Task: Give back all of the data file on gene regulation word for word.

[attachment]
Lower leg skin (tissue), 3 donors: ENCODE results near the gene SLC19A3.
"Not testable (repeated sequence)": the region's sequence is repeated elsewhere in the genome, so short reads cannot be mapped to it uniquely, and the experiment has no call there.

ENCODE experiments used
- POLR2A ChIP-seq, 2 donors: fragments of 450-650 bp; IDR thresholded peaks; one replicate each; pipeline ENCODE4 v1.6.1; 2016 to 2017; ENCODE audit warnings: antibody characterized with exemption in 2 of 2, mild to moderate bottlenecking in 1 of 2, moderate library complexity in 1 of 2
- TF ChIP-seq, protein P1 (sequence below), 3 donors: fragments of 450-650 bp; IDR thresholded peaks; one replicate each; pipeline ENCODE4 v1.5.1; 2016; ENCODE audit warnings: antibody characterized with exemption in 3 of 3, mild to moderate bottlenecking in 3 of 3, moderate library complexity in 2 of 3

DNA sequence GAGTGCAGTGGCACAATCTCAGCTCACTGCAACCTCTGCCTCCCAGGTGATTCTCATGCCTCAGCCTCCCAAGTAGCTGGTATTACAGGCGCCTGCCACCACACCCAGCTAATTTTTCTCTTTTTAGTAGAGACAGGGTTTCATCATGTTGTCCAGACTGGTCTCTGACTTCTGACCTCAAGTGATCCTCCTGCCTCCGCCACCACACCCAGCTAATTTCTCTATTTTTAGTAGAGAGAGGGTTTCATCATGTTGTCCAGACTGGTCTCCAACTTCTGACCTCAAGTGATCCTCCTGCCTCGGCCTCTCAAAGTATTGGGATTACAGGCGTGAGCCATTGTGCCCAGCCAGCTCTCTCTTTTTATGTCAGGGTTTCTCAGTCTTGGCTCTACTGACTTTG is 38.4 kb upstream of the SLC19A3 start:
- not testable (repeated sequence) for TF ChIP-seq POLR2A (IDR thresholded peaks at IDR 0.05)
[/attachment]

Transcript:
Lower leg skin (tissue), 3 donors: ENCODE results near the gene SLC19A3.
"Not testable (repeated sequence)": the region's sequence is repeated elsewhere in the genome, so short reads cannot be mapped to it uniquely, and the experiment has no call there.

ENCODE experiments used
- POLR2A ChIP-seq, 2 donors: fragments of 450-650 bp; IDR thresholded peaks; one replicate each; pipeline ENCODE4 v1.6.1; 2016 to 2017; ENCODE audit warnings: antibody characterized with exemption in 2 of 2, mild to moderate bottlenecking in 1 of 2, moderate library complexity in 1 of 2
- TF ChIP-seq, protein P1 (sequence below), 3 donors: fragments of 450-650 bp; IDR thresholded peaks; one replicate each; pipeline ENCODE4 v1.5.1; 2016; ENCODE audit warnings: antibody characterized with exemption in 3 of 3, mild to moderate bottlenecking in 3 of 3, moderate library complexity in 2 of 3

DNA sequence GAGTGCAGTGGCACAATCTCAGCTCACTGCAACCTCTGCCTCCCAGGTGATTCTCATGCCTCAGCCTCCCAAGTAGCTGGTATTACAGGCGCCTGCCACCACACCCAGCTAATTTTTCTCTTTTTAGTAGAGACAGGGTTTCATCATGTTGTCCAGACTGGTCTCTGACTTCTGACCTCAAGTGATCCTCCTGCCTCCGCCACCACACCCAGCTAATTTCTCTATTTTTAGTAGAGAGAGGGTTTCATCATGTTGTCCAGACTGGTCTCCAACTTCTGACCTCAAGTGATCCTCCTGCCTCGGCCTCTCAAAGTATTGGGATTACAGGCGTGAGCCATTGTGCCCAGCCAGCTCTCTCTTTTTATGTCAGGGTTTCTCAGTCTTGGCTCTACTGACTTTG is 38.4 kb upstream of the SLC19A3 start:
- not testable (repeated sequence) for TF ChIP-seq POLR2A (IDR thresholded peaks at IDR 0.05)